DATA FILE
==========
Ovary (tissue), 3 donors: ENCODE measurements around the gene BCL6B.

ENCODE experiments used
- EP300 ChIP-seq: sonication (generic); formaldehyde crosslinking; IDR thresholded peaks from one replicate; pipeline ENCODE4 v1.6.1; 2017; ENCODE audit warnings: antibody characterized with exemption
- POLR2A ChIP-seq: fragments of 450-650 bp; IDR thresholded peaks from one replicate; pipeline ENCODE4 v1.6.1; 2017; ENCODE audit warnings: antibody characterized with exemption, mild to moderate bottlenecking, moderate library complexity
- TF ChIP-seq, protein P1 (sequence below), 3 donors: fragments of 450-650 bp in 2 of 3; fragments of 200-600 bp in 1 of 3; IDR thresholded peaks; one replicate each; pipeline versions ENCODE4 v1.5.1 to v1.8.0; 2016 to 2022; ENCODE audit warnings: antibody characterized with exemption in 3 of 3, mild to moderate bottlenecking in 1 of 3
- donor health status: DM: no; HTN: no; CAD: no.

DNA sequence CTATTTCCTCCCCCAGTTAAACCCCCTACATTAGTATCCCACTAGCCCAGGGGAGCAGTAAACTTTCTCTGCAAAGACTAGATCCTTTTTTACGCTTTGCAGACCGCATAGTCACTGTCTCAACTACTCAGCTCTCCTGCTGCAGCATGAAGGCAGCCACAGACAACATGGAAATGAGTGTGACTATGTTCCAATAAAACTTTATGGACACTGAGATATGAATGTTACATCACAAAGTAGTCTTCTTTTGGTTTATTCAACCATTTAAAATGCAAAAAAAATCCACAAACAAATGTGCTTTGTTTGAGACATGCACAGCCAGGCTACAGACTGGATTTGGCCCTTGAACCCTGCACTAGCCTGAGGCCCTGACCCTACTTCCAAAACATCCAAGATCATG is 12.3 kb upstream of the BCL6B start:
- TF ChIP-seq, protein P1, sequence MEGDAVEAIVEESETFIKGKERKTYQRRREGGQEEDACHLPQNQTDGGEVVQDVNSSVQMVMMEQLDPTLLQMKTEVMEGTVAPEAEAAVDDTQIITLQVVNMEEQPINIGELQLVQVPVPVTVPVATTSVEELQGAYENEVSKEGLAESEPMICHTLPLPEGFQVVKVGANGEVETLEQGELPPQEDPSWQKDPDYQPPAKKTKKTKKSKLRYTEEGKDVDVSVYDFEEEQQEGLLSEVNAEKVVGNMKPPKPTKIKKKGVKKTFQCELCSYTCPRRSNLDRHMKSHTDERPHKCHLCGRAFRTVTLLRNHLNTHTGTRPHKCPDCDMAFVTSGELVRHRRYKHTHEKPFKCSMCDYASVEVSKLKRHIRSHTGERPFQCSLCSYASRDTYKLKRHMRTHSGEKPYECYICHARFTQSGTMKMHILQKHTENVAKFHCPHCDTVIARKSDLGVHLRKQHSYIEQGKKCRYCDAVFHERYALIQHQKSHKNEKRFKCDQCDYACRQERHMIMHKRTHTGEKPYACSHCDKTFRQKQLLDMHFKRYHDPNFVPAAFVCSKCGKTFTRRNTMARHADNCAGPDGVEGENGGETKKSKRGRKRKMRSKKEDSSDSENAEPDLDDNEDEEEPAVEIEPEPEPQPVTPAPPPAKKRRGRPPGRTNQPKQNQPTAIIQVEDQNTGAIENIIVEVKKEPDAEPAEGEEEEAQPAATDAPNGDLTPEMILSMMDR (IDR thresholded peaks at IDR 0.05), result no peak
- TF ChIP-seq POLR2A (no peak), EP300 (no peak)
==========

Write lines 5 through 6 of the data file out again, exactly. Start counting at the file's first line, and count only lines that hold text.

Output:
- TF ChIP-seq, protein P1 (sequence below), 3 donors: fragments of 450-650 bp in 2 of 3; fragments of 200-600 bp in 1 of 3; IDR thresholded peaks; one replicate each; pipeline versions ENCODE4 v1.5.1 to v1.8.0; 2016 to 2022; ENCODE audit warnings: antibody characterized with exemption in 3 of 3, mild to moderate bottlenecking in 1 of 3
- donor health status: DM: no; HTN: no; CAD: no.